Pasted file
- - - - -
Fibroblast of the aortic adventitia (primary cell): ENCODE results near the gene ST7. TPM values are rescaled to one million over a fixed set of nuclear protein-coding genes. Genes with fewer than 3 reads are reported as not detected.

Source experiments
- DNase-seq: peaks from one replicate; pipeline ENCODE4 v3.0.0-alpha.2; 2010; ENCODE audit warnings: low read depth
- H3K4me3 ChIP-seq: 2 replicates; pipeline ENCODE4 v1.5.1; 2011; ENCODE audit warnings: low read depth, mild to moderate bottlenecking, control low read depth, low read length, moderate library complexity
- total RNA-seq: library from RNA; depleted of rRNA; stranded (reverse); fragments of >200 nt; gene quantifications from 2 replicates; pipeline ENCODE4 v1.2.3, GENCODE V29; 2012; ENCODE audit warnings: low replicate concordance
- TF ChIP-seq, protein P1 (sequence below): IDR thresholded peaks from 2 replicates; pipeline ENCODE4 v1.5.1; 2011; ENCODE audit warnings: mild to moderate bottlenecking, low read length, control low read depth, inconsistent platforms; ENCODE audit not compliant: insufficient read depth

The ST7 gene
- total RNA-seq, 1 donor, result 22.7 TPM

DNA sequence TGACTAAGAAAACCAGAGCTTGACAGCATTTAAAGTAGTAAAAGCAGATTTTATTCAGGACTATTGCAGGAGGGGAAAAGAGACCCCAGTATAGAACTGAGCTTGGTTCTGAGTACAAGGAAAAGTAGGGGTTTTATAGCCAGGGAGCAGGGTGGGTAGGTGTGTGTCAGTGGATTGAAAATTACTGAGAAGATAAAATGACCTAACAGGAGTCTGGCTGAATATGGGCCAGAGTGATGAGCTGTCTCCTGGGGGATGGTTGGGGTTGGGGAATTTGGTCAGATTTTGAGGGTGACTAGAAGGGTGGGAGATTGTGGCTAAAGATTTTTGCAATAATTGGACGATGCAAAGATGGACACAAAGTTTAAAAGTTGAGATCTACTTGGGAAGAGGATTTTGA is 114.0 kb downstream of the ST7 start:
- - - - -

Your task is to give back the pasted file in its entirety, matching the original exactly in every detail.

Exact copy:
Fibroblast of the aortic adventitia (primary cell): ENCODE results near the gene ST7. TPM values are rescaled to one million over a fixed set of nuclear protein-coding genes. Genes with fewer than 3 reads are reported as not detected.

Source experiments
- DNase-seq: peaks from one replicate; pipeline ENCODE4 v3.0.0-alpha.2; 2010; ENCODE audit warnings: low read depth
- H3K4me3 ChIP-seq: 2 replicates; pipeline ENCODE4 v1.5.1; 2011; ENCODE audit warnings: low read depth, mild to moderate bottlenecking, control low read depth, low read length, moderate library complexity
- total RNA-seq: library from RNA; depleted of rRNA; stranded (reverse); fragments of >200 nt; gene quantifications from 2 replicates; pipeline ENCODE4 v1.2.3, GENCODE V29; 2012; ENCODE audit warnings: low replicate concordance
- TF ChIP-seq, protein P1 (sequence below): IDR thresholded peaks from 2 replicates; pipeline ENCODE4 v1.5.1; 2011; ENCODE audit warnings: mild to moderate bottlenecking, low read length, control low read depth, inconsistent platforms; ENCODE audit not compliant: insufficient read depth

The ST7 gene
- total RNA-seq, 1 donor, result 22.7 TPM

DNA sequence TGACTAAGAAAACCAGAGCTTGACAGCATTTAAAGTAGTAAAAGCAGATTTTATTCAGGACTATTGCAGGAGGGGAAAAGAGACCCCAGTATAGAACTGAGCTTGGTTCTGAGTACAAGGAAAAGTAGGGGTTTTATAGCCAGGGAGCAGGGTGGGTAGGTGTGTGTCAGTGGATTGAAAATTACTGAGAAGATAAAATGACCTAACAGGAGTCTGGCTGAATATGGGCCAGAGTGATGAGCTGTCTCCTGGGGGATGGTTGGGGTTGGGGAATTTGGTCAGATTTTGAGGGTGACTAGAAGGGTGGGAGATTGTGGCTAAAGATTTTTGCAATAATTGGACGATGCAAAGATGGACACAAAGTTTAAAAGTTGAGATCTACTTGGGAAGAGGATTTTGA is 114.0 kb downstream of the ST7 start: